Call Cornerstone today and find out more information about our Professionals addiction treatment program. It may change your life in ways better than you can possibly imagine while you’re in the trenches of your addiction.

Learn More About Cornerstone of Recovery

Alcohol & Drug Addiction Treatment Services

The Path To Recovery Starts At Cornerstone

Medical Detoxification can be a critical time in a patient’s journey toward recovery because the symptoms of withdrawal can be difficult to manage and potentially life-threatening. A team of certified, competent and caring professionals work together to ensure that we provide the best medical care for our patients. The Medical Director prescribes detox medications to keep the patient safe and reasonably comfortable.

While receiving detoxification medications, patients also attend psychoeducational groups and experiential activities. However, detox patients are also given sufficient opportunity to relax and allow their bodies to begin the healing process. Patients on a detox protocol are monitored 24 hours a day and the typical length of detoxification is 3 to 5 days and may be longer depending on the severity of the patient’s withdrawal symptoms.

This unit is designed to support our patients as they enter treatment and begin to invest in their community of peers. An extensive battery of assessments is performed to identify the patient’s bio-psycho-social-spiritual strengths, needs, and barriers to recovery (such as chronic pain, dual diagnosis, trauma, or other co-occurring disorders). This comprehensive assessment process provides our medical and clinical teams with much of the information they need to build a treatment plan that is individualized for each patient.

Our NON-NARCOTIC PAIN MANAGEMENT PROGRAM offers solutions that eliminate and or reduce the dependence on medications to treat pain and improve treatment outcomes. We are able to reduce pain and improve the recovery process. We offer sound information and teach skills that the patient can use to improve coping, relaxation, mindfulness, nutrition, and much more. Some of the modalities we use are Reiki, Rubenfeld Synergy, Acupressure, Mindful Stretching, and Addiction Free Pain Management Education.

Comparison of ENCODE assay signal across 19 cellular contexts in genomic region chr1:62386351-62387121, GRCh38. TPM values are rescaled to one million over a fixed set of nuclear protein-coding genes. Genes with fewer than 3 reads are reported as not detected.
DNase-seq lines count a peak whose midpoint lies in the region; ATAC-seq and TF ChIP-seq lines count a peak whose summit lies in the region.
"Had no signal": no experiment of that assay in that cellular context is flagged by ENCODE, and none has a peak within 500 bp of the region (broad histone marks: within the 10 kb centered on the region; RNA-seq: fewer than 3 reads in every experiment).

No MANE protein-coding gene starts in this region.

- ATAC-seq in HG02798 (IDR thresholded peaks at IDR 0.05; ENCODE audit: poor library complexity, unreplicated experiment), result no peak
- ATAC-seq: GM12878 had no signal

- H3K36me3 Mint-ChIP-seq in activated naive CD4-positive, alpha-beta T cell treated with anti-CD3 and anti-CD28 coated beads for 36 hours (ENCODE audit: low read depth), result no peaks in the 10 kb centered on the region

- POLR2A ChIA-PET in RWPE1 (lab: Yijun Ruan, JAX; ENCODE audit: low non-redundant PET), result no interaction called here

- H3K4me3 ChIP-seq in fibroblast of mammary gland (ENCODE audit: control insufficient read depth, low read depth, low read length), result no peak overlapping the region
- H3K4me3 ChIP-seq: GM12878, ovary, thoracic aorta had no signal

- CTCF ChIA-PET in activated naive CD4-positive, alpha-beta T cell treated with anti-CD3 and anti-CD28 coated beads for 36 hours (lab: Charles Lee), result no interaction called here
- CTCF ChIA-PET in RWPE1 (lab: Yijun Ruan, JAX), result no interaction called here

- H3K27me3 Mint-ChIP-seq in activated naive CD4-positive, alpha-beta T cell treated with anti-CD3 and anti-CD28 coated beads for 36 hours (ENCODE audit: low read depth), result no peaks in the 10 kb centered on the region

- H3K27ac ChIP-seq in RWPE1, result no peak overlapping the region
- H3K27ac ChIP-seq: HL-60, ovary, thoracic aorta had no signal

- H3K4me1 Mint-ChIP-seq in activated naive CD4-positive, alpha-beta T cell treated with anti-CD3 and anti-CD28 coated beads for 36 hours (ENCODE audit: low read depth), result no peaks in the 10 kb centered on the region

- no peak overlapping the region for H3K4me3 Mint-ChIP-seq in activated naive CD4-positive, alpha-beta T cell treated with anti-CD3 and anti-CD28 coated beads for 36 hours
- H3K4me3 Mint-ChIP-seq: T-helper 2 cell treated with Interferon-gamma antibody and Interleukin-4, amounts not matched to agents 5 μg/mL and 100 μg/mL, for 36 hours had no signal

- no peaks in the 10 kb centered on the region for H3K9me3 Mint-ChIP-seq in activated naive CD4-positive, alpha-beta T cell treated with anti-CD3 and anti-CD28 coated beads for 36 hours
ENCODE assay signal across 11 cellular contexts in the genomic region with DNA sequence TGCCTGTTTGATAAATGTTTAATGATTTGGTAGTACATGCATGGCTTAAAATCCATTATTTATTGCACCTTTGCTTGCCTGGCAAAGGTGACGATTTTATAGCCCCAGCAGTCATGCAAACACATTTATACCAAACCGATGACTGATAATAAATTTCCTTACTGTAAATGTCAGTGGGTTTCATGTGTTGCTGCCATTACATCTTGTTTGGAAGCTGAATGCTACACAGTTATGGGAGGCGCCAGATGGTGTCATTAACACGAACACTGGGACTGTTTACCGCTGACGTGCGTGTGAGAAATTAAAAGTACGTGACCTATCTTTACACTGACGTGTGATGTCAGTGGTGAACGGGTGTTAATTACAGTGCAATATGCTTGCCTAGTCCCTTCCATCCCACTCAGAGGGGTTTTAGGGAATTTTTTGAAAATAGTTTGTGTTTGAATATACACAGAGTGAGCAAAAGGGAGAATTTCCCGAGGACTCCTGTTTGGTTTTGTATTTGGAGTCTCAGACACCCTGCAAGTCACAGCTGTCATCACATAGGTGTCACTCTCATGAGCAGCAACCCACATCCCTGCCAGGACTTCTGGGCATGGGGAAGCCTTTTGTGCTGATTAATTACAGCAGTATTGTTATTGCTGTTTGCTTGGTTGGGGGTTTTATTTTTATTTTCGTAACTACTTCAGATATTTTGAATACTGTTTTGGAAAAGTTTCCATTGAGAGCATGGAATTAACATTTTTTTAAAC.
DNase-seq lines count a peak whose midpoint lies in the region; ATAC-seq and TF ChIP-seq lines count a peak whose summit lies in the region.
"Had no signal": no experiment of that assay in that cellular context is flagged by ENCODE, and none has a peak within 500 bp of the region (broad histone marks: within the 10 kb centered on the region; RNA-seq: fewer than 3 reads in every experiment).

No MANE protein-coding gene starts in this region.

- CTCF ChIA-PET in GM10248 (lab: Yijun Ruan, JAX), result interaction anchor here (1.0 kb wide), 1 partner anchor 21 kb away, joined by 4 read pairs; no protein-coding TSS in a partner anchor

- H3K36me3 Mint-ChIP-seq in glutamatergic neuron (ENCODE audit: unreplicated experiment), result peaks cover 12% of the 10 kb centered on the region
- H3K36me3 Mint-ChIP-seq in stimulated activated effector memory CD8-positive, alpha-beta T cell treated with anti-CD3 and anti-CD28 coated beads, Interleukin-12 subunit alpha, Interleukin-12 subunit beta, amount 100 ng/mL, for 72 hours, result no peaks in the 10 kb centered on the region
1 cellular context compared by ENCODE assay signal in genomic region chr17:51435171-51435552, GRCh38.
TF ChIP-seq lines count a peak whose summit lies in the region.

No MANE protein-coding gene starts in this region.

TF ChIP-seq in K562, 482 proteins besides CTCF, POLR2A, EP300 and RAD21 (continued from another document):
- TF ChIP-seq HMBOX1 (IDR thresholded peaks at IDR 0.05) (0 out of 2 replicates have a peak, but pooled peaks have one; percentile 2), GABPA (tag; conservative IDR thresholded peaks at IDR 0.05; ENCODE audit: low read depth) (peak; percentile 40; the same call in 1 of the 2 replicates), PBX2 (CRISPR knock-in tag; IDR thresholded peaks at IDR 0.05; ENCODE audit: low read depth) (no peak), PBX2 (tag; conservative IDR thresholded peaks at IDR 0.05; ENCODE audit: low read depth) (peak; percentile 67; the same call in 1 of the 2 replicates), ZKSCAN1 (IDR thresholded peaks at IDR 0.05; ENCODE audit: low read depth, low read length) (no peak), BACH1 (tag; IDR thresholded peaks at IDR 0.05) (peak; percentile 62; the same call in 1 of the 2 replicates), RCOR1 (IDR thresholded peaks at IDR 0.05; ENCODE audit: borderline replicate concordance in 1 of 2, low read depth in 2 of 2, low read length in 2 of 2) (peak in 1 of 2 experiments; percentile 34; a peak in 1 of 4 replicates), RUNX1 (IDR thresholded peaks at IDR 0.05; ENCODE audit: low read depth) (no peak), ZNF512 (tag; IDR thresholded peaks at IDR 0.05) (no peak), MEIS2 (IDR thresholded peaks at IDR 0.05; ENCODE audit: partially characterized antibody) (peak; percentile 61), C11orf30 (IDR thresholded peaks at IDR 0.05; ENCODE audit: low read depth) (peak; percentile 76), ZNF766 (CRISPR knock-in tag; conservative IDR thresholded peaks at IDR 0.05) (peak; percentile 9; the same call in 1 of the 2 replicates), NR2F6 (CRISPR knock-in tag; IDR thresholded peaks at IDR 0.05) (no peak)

We believe healing occurs through direct experience. Experiential activities amplify the traditional therapeutic
modalities that are part of our milieu. Fitness, Meditation, Relaxation Therapy, Yoga, Spirituality Groups, Ropes Course, Mindfulness, Art Therapy, Drumming Circles, and community outings are some components of experiential healing at Cornerstone. Patients who participate in experiential therapies report reductions

Family Therapy is an integral part of all of the clinical programs at Cornerstone. Early on in the treatment process, we conduct a Family Questionnaire which allows family members and close personal friends to have input that impacts the patients treatment plan. When appropriate, there are Family Therapy sessions throughout the treatment process. These sessions are designed to work through relationship issues, enhance communication, educate the family about the disease of addiction and provide them with emotional support while their loved one is in treatment. Through this support, the family will gain knowledge about the treatment process and how they may be unknowingly supporting the addiction through co-dependent and enabling behaviors.